Human Embryos in Research and Treatment
PET’s survey findings show that much more work is needed to improve awareness and understanding of early human development in the UK. Only 11% of respondents correctly identified that the term ‘embryo’ applies to the stages of growth up to around 8 weeks after an egg is fertilised and 32% of respondents answered ‘don’t know’.
PET’s survey findings also showed that 41% of respondents supported the use of human embryos for scientific and medical research. However, more work is needed to improve understanding and support for the use of human embryos in research to develop more effective IVF technology and drive scientific advances in stem cells for regenerative medicine purposes.
PET’s survey findings further indicate that 53% of respondents supported the use of human genome editing in human embryos to be transplanted into a woman to establish a pregnancy to help eliminate a severe or life-threatening condition in the resulting child. In addition, only 14% of respondents opposed the use of human genome editing in this way. It is also interesting to note that a smaller (albeit significant) proportion of respondents supported human genome editing of embryos to eliminate a less severe condition (36%) or to ensure that a child has particular preferred characteristics for example certain eye colour, height or physical traits (20%).
Specialist Fertility and Family Law Advice
PET’s survey findings show that are many complex issues which require careful thought in terms of navigating the fertility sector and reforming fertility law in the UK.
Specialist fertility and family law advice steers a path through many complex legal and wider issues associated with fertility treatment, donor conception, surrogacy, co-parenting arrangements, adoption and complex personal situations. It can create a bespoke family building legal and practical action plan to help preserve and maximise individual fertility, understand options and make better informed decisions about conception, family creation, biological identity and legacy. It also helps effectively navigate many complex fertility and family law issues, including:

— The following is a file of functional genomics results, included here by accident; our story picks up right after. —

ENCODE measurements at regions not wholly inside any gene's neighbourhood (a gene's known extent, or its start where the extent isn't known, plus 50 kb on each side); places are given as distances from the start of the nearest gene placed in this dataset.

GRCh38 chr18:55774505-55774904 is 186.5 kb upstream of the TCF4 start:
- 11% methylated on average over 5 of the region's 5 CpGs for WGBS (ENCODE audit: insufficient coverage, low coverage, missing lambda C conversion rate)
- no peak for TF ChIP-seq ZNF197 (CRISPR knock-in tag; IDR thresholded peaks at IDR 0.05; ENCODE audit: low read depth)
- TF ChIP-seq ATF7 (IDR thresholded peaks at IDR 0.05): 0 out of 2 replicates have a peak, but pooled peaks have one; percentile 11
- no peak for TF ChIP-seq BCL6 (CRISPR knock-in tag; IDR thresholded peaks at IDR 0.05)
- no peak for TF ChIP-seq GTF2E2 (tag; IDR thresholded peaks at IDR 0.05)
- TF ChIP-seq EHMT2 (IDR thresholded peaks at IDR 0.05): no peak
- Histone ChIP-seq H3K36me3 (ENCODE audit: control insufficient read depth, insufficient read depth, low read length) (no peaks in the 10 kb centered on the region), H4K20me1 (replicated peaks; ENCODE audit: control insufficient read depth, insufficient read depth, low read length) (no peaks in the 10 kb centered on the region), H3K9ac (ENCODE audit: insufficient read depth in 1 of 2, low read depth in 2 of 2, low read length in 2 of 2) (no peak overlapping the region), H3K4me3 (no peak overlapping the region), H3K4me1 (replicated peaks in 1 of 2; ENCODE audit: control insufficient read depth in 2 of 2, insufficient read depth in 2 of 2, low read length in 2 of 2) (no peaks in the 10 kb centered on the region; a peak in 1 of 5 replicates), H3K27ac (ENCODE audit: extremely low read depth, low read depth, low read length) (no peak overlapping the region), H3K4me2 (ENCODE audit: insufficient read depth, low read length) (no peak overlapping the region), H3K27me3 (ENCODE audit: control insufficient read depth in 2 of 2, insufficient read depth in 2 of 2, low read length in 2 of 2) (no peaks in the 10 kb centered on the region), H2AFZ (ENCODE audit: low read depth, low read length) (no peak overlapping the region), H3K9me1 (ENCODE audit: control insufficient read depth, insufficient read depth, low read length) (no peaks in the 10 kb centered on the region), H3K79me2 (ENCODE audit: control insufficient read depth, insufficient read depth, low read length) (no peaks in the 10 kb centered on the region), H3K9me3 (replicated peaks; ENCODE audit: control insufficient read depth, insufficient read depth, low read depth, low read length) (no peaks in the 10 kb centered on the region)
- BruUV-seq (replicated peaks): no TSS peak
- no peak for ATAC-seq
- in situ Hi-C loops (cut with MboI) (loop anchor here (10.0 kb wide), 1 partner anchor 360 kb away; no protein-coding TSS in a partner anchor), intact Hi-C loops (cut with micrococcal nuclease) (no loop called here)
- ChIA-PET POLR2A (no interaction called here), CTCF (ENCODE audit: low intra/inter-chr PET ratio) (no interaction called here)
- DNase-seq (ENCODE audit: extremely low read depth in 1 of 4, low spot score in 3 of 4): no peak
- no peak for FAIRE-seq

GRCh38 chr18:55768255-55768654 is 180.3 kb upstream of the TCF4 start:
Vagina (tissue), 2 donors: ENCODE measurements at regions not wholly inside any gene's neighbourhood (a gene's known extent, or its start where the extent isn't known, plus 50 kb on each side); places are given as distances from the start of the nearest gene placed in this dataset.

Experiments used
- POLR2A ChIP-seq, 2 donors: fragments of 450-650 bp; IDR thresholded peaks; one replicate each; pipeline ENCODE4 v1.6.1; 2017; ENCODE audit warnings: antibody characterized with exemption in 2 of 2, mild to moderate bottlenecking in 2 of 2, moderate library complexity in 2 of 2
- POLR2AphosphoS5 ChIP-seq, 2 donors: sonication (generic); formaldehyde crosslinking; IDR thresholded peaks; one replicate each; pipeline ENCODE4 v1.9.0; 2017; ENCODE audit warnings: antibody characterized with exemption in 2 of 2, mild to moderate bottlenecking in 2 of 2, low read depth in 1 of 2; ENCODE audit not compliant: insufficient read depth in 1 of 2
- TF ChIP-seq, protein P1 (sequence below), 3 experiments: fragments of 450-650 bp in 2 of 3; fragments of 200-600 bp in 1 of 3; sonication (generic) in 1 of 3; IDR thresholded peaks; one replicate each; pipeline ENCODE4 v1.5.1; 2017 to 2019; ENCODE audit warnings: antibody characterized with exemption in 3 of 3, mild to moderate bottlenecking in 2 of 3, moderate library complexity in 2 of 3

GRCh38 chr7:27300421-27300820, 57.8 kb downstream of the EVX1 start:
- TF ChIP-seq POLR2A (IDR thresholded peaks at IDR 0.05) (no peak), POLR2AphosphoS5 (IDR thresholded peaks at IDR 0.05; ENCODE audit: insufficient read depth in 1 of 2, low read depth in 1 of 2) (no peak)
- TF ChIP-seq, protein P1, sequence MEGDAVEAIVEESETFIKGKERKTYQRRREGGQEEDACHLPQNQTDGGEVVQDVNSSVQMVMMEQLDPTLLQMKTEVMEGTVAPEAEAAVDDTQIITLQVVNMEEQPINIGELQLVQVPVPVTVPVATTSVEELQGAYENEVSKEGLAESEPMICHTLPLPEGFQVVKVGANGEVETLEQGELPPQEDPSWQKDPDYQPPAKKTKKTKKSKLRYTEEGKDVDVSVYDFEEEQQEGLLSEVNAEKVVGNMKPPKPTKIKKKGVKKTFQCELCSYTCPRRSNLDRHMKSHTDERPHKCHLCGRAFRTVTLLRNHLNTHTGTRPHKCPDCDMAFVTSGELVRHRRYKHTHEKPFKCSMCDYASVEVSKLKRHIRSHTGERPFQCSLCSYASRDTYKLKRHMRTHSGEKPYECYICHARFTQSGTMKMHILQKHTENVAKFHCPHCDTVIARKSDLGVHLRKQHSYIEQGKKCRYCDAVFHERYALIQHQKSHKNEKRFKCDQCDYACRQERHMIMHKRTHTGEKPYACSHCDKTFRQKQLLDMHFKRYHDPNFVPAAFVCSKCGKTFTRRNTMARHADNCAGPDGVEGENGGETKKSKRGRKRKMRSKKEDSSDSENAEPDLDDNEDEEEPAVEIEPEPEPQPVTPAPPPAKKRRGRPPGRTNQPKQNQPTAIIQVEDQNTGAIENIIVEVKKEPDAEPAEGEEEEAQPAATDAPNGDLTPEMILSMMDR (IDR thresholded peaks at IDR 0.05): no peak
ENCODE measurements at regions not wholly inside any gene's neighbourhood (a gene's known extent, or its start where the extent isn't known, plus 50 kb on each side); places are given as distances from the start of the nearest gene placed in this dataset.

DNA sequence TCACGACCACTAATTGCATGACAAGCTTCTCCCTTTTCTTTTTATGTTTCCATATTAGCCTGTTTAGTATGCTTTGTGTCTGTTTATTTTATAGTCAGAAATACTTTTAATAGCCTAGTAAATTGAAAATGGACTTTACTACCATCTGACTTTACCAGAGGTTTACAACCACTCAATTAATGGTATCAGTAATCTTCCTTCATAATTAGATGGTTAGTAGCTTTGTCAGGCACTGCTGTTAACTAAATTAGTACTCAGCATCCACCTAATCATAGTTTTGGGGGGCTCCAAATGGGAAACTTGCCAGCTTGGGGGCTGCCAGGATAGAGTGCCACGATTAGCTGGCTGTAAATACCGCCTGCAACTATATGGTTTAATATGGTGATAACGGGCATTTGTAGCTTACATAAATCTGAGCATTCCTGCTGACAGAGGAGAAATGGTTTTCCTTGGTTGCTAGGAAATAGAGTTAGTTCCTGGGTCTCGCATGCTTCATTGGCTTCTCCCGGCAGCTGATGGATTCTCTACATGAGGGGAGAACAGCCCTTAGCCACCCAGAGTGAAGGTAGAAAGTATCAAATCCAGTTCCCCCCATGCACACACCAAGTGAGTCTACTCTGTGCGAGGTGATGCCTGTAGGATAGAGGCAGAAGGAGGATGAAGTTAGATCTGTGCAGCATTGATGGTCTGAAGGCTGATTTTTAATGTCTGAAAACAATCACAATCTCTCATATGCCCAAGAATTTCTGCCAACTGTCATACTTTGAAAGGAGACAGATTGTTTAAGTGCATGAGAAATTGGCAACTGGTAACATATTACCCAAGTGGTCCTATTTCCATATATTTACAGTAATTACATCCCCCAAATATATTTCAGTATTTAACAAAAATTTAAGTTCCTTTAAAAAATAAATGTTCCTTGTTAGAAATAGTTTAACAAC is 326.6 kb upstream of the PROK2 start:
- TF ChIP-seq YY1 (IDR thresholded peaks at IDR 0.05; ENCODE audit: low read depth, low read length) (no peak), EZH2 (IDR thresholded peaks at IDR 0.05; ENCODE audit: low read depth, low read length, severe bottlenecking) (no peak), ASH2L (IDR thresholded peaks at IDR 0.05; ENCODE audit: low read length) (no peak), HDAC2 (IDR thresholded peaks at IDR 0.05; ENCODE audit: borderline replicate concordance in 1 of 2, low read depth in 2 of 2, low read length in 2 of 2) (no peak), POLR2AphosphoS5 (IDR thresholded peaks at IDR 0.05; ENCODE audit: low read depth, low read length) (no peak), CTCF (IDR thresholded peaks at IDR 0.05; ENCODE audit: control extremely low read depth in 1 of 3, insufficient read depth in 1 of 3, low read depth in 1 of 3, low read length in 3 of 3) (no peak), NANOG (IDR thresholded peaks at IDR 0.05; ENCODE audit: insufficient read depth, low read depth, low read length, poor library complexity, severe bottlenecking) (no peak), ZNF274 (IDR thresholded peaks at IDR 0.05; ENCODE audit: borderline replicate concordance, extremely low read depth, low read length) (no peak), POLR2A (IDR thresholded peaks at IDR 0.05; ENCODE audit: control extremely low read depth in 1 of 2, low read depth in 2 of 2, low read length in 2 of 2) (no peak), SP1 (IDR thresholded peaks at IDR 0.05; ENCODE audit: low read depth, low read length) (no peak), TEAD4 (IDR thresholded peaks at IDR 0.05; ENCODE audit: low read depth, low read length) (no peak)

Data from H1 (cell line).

- Legal issues and options where women face rapidly declining age-related fertility and loss of opportunity for conception (e.g. fertility preservation and maximisation, management of existing personal relationships and implications of using donor gametes).
- Delays in medical diagnosis and associated impact on individual fertility.
- Difficulties with storage and use of frozen eggs, sperm and embryos in fertility treatment in the UK (e.g. lack of consent).
- Issues associated with import of frozen gametes and embryos into the UK for use in fertility treatment and surrogacy (e.g. due to anonymous and commercially obtained gametes and embryos which engage UK public policy restrictions).
- Issues associated with the export of frozen gametes and embryos abroad for use in fertility treatment and surrogacy (e.g. lack of consent).
- Legal parentage disputes with an ex-partner, donor, co-parent, step-parent, surrogate.
- Legal parentage disputes with a UK fertility clinic (e.g. problems and omissions with HFEA consent forms).
- Acquisition of legal parentage following a domestic or international surrogacy arrangement.
- Acquisition of legal parentage following a known donor arrangement.
- Acquisition of legal parentage following a co-parenting arrangement.
- An application to bring or defend a Declaration of Parentage (e.g. following a direct-to-consumer DNA test or to re-register a birth certificate).
- An application to bring or defend a step-parent adoption order.
- An application for an order to recognise a foreign adoption under English common law.
- Unexpected death of a loved-one and related issues associated with posthumous storage and use of eggs, sperm and embryos in fertility treatment (e.g. due to an accident, illness including Covid-19).
- Care and upbringing of children following a dispute with an ex-partner, parent, donor or surrogate.
Need a fertility lawyer or a family lawyer? If you would like to discuss your situation or you require specialist fertility, surrogacy and family law advice and assistance please contact Louisa Ghevaert by email firstname.lastname@example.org or by telephone +44 (0)20 7965 8399.
You can read PRT’s full survey findings here.